I wrote something fluffy and inconsequential yesterday, before the news broke that the New York State Senate easily voted to extend abortion rights to full-term mothers, and to condemn babies who survive the ordeal to death anyway. You can watch the Senate applauding themselves here. As an act of mourning—and anger that the March for Life was eclipsed by the manufactured controversy of a lot of people who survived childbirth insulting each other on the steps of the Lincoln Memoria—I am reposting something from November 2017. I gave it a much needed edit and shortened it up. Nov 2017, you might remember, was in the throes of the early moments of #metoo. So let me add an additional lamentation and express my bitterness over another squandered moment. Too bad we don’t really care about the lives of women—of every race and creed and tongue and nation—here in New York. May God have mercy.
There are a lot of planned parenthood clinics around here, and not all of them do abortions. But they refer women, daily and relentlessly, to a low slung “clinic” hunched on the side of the highway, its graying boxlike shape and drabness marked out by that ironical name Pregnancy Services.
A few times this summer I stood with a friend on the approved scrap of weeds between the highway and the parking lot to pray. After a while it occurred to me that this was the closest I was ever going to get to witnessing anything like the crucifixion. You stand there, helpless, grieving, and there isn’t anything you can do but just go on standing. Everyone is going to do what they have already purposed to do.
And the thing that stunned me, of course, was how many women went in under the ‘help’ of another—usually a man, sometimes a mother. Chivalry suddenly wasn’t dead as strong young gentlemen got out of their cars and went all the way round to open the door of the lady, to take her elbow and propel her across the uneven and pockmarked pavement.At one point an elegant black sports car pulled up and a richly dressed professional white man got out and hustled two yoga pant clad young black women through the gauntlet of escorts and into the gaping maw of the door. I, being incredibly naive, tried to piece it together all morning as I stood there, failing to pray. Why were they dressed so poorly? Why he so richly? That’s so weird. “He was a pimp,” Matt said, when I anxiously recounted everything to him later. I slumped back onto the couch and felt ridiculous and terrible.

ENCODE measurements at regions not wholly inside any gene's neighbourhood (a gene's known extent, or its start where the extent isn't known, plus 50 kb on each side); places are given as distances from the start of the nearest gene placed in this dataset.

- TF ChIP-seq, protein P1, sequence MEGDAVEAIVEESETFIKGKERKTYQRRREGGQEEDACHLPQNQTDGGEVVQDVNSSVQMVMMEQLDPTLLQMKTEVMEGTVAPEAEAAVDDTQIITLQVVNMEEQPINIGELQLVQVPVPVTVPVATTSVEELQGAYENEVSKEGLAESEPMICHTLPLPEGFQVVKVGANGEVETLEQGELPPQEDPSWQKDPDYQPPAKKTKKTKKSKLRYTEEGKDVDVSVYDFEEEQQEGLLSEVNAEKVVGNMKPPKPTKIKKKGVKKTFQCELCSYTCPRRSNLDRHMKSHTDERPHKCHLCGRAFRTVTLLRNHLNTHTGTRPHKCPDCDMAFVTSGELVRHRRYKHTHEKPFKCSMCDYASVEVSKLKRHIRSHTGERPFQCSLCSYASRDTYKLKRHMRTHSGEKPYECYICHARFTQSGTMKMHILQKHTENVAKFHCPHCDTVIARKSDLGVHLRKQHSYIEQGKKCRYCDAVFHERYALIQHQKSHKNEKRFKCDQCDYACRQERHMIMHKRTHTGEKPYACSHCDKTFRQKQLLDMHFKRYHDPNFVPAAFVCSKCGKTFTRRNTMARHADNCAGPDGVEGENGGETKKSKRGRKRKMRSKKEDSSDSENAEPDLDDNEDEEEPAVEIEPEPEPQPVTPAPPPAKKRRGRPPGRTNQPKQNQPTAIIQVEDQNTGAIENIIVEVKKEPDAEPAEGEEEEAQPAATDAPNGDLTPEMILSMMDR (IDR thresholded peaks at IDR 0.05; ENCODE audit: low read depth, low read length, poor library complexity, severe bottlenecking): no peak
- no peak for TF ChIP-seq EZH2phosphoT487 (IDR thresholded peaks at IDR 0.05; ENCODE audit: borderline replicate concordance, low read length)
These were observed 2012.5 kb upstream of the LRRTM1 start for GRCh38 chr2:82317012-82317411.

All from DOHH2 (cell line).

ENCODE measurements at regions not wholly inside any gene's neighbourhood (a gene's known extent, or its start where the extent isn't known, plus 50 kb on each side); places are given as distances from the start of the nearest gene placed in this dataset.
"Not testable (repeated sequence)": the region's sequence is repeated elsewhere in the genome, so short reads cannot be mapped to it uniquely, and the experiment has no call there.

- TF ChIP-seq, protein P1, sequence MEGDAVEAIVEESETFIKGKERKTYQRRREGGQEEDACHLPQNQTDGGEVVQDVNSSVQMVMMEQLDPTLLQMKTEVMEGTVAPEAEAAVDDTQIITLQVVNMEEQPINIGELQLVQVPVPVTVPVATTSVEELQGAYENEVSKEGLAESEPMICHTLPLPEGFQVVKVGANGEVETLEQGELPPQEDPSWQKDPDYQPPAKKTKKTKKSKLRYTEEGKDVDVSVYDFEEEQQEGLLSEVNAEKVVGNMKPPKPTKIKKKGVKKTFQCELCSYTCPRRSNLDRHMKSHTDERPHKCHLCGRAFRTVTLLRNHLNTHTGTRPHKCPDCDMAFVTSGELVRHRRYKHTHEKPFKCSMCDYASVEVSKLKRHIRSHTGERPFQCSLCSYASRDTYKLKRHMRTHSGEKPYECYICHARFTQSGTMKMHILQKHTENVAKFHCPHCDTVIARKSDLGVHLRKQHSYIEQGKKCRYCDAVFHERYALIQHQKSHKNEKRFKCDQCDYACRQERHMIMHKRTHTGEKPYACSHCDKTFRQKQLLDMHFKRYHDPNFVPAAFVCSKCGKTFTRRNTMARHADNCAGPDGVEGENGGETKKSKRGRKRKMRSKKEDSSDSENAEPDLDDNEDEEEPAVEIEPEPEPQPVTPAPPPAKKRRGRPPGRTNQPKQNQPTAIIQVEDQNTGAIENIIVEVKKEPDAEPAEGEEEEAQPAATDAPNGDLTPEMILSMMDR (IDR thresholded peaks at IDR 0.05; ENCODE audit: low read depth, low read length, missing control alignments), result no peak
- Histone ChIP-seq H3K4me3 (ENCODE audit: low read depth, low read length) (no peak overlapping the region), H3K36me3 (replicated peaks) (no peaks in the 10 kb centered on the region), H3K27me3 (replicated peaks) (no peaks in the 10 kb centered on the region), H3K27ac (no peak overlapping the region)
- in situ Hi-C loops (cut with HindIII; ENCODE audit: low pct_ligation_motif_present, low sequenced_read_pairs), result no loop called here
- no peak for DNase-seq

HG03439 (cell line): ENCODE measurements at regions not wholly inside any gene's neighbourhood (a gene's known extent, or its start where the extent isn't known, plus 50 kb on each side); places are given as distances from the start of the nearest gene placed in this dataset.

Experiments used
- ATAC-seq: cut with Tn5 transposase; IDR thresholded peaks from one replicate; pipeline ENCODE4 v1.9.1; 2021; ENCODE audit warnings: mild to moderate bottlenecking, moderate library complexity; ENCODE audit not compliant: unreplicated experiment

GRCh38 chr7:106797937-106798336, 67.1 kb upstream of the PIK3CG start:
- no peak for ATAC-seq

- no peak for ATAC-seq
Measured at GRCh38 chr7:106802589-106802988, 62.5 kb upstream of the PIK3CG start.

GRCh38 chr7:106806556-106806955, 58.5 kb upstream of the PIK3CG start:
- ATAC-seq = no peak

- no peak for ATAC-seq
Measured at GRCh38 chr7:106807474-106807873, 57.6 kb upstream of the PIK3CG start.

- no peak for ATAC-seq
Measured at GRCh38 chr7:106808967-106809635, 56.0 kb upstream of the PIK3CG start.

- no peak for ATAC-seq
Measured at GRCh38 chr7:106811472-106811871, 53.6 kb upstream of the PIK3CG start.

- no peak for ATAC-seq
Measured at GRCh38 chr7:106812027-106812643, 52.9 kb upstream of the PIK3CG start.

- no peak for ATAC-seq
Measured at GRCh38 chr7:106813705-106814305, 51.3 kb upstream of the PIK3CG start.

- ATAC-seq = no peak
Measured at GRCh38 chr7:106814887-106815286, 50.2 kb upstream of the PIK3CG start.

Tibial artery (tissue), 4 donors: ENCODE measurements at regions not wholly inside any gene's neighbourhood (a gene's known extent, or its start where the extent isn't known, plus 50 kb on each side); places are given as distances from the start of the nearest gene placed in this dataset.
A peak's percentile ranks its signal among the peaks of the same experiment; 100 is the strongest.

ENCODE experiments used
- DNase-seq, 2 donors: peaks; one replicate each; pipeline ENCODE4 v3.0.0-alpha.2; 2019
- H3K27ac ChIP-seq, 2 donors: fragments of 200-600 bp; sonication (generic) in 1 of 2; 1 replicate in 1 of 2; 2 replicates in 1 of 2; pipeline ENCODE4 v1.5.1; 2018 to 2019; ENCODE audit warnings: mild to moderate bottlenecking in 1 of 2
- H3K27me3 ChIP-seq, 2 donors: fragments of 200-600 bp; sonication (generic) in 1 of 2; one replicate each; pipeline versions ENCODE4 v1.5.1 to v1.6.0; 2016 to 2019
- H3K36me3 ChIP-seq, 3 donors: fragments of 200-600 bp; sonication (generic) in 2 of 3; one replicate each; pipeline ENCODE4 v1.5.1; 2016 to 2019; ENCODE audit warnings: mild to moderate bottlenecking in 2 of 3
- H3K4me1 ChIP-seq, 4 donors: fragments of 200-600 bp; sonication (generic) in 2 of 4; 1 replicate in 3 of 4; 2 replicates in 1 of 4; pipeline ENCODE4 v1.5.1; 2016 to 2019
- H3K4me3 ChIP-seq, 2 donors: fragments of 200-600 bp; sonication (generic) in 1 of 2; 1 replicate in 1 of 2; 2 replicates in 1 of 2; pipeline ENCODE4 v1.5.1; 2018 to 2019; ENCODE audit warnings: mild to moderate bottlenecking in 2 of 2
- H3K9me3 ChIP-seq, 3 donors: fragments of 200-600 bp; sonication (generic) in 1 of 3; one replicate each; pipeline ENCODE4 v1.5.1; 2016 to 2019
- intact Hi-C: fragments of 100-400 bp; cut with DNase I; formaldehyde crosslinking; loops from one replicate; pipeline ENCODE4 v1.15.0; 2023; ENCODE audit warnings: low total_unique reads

But no more terrible than watching a short, greying woman lumber out of her car and round the back of the building, and learning that, of course, a lady ‘chaplain’ is available for ‘spiritual care.’ “Why do they need that?” I asked bitterly. I thought this was a good thing with no adverse consequences whatsoever, neither physically nor emotionally nor spiritually.
That’s what we like to tell ourselves when we’re doing something we really want to do, when we’re shoving the rational mind into a dark cupboard and locking it up with a key and then throwing the key over the precipice into the turgid waters of distractible and media driven modern life. Just say the words, don’t think about whether they are true or not.
Looking for abuse? Go and stand by the side of the road and watch the women going in hurried along by the convenience of their families and friends. Watch them coming out broken by the ‘medical’ and ‘spiritual’ care within.
In this critical and rare moment of taking the voices and lives of women seriously, of holding men accountable for the way they behave and the power they wield, why not go the distance and completely discredit the lie of abortion? It may be another generation of lost children and wounded mothers before we get this moment back.